That’s exactly what your employer brand is: the sum of qualities, attributes, cultural elements, brand vision, employment benefits, and opportunities for professional growth that make candidates want to work for you. Everything a candidate has ever read, experienced, or heard about you – whether intentional or not – feeds your employer brand and helps future employees determine their level of attraction to your company.

A strong employer brand will set your business apart from the competition and establish you as the number one place for someone to build a career.

Not sure how to get started with your employer branding? Here are a few tips to get you on the right track:

  • Know your Employee Value Proposition
    Take a close look at what makes your organization unique from an employee perspective. Communicate clearly about your employee value proposition wherever you interact with prospective employees, from job postings to social media content. (Hot tip: it’s becoming more common to include salary and other elements of compensation in job listings, especially in highly competitive fields.)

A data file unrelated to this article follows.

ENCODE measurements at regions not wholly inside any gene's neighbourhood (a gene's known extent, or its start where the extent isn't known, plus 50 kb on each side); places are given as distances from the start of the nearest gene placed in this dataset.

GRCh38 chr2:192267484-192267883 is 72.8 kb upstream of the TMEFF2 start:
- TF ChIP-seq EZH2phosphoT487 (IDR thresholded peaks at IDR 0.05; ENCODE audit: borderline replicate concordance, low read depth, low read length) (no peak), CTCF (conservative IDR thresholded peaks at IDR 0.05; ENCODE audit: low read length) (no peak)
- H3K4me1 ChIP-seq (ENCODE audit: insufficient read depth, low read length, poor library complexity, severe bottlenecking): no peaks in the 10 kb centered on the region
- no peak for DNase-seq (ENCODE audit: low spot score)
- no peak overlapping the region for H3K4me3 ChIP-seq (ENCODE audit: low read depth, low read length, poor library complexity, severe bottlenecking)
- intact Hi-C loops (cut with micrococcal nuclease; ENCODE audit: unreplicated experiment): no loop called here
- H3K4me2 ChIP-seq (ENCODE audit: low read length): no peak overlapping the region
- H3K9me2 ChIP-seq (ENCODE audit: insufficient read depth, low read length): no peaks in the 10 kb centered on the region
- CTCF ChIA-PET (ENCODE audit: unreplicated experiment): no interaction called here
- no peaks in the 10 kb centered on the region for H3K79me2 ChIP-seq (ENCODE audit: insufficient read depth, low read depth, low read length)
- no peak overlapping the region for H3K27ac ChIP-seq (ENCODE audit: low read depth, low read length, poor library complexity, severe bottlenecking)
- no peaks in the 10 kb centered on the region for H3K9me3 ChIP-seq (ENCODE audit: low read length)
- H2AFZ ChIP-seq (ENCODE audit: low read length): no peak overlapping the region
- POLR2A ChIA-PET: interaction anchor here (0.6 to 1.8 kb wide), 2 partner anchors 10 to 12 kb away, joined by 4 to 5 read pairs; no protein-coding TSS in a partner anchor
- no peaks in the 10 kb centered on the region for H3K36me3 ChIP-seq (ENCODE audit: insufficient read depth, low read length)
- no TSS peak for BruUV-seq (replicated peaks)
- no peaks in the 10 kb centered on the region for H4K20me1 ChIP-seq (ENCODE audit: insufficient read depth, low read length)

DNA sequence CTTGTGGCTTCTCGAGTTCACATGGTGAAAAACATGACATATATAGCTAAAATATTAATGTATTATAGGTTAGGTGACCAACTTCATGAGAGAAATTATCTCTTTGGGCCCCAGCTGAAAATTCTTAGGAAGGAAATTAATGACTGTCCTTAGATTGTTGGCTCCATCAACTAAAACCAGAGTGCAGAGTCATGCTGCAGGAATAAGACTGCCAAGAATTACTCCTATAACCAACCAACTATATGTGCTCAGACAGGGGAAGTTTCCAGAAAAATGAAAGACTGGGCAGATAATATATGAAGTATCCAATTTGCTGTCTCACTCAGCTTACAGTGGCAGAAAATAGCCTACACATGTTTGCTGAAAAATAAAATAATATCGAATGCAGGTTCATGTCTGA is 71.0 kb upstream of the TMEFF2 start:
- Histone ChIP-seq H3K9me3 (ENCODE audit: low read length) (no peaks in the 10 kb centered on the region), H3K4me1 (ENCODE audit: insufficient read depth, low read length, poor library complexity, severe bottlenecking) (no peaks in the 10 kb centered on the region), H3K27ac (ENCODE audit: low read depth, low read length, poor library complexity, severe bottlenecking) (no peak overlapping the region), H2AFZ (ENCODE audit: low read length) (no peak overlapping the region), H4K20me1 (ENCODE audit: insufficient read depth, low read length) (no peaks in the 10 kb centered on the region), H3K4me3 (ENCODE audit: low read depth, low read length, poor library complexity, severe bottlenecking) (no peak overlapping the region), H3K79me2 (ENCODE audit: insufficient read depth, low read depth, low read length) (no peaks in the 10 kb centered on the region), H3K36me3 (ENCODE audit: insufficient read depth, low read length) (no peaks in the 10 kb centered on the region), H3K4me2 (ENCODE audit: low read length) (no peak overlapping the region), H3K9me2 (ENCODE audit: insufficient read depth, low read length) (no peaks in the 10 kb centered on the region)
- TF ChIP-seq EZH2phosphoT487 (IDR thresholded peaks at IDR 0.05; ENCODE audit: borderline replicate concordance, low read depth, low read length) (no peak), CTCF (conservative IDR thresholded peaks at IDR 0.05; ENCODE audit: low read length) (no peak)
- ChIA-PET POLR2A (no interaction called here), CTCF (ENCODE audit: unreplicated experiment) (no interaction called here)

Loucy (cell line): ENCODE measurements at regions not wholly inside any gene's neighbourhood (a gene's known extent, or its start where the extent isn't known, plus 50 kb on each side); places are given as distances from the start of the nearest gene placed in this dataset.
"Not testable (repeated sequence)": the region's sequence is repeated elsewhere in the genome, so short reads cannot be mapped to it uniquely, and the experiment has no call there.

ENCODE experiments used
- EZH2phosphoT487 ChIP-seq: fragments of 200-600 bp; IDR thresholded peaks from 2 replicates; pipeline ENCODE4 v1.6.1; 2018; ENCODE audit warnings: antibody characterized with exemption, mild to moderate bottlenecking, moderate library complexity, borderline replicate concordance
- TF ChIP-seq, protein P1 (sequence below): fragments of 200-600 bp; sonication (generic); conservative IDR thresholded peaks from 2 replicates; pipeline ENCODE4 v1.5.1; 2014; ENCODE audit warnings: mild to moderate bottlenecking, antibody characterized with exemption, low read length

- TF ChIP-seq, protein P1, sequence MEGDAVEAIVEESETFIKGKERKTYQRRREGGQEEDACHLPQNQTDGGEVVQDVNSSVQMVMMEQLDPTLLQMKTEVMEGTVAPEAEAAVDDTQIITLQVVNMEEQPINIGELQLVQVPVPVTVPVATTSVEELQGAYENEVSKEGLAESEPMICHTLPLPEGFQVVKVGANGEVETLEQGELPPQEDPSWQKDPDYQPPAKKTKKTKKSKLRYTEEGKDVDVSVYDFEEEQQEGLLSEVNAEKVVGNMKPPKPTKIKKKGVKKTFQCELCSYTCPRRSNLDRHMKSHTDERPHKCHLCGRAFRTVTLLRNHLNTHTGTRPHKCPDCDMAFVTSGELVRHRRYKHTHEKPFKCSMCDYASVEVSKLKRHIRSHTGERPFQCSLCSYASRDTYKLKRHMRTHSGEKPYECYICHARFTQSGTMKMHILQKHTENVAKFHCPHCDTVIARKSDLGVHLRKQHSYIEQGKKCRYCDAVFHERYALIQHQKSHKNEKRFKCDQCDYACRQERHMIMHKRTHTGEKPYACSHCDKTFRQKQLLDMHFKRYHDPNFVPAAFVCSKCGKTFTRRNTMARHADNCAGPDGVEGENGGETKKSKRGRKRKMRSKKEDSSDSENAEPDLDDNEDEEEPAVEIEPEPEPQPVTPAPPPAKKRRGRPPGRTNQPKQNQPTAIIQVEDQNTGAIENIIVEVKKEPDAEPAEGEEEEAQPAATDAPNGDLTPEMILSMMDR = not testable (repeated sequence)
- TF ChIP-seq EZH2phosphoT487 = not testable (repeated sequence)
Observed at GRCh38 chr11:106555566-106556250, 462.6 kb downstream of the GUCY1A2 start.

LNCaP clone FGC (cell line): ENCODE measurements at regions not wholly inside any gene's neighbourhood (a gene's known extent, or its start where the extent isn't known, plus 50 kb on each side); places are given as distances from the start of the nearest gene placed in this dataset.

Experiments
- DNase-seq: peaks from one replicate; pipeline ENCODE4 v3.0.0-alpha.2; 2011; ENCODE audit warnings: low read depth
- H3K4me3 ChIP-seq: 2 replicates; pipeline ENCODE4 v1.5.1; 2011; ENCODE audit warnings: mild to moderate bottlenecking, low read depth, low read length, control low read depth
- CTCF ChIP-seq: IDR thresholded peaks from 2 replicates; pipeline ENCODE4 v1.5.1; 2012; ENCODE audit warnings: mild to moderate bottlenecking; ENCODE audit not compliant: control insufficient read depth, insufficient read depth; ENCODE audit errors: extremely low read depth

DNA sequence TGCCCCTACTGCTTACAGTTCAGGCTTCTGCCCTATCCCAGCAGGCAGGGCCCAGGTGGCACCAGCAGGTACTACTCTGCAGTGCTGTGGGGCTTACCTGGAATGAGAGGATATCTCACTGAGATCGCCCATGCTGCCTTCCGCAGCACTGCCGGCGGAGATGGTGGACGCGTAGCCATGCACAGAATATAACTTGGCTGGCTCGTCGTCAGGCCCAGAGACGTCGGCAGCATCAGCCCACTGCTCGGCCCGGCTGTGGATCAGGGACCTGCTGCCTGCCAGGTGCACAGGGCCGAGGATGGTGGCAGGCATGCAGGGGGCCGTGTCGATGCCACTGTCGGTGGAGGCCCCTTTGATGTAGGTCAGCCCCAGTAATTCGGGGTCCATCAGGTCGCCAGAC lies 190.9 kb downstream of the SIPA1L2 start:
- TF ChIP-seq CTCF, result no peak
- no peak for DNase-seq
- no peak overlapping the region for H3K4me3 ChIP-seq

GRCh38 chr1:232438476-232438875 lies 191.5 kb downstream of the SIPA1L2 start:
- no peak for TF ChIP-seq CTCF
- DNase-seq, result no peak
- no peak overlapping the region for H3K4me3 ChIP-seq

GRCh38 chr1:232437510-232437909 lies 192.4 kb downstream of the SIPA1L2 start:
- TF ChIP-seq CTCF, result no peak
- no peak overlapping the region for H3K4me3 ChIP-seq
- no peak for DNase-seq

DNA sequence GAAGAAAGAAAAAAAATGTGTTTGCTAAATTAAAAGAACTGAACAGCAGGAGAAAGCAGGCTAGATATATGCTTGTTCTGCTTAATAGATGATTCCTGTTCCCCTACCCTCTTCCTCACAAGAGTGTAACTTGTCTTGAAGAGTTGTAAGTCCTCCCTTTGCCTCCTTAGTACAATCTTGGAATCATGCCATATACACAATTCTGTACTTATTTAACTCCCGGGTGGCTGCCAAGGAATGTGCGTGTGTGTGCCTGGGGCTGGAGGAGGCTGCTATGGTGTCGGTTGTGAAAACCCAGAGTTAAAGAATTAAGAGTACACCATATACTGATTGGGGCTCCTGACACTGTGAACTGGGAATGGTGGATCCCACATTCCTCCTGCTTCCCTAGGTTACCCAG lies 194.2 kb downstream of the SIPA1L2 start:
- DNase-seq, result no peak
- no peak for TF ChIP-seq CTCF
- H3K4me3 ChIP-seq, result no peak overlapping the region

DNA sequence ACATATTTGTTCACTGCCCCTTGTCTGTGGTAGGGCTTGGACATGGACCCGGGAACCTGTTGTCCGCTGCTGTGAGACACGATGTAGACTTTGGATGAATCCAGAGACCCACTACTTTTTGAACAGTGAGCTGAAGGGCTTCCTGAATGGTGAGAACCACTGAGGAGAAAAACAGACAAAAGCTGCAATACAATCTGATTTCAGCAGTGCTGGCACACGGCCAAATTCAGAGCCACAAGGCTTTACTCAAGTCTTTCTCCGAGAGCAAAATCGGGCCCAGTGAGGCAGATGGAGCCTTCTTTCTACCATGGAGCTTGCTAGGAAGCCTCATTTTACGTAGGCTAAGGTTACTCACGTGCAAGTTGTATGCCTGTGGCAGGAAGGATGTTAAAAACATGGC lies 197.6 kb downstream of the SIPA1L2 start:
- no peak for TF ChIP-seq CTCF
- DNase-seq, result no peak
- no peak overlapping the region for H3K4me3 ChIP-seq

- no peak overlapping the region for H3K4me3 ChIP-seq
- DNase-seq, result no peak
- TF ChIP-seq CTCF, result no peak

• Be consistent
    Corporate brand and employer branding have to be aligned. Even though they are aimed at different audiences, brands use a lot of the same online channels to interact with customers as they do with job candidates. So: be consistent.
  • Authentic storytelling
    People want to see what it’s like to work for your company. Use (live) video, photography, blog posts, social media posts, and employee testimonials to showcase real people and authentic experiences. What better way to make your brand personal? (Pro tip: Textmetrics can help by optimizing any written content with the best keywords for your target audience.)
  • Share from within
    Happy employees are your best brand advocates! Get your team members to share their own employee experiences within their own online networks.
  • Make room for interaction
    Don’t just push information out there, but offer opportunities for interaction. Chatbots, live webinars, and even #AMA Ask Me Anything sessions all allow potential employees to get to know your company culture.
  • Act on feedback
    Use reviews of your company from online platforms like, as well as current and former employee experiences, as a source of feedback. Then implement that feedback to make positive changes within your company.

Most importantly, talent recruitment and company culture feed each other — it’s a two-way street. Hiring the right people helps foster the culture within your organization. At the same time, showcasing authentic employee experiences on your available online channels helps attract the most talented, passionate, and highly engaged employees. Having those elements in harmony leads to long-term talent retention.

Diversity Hiring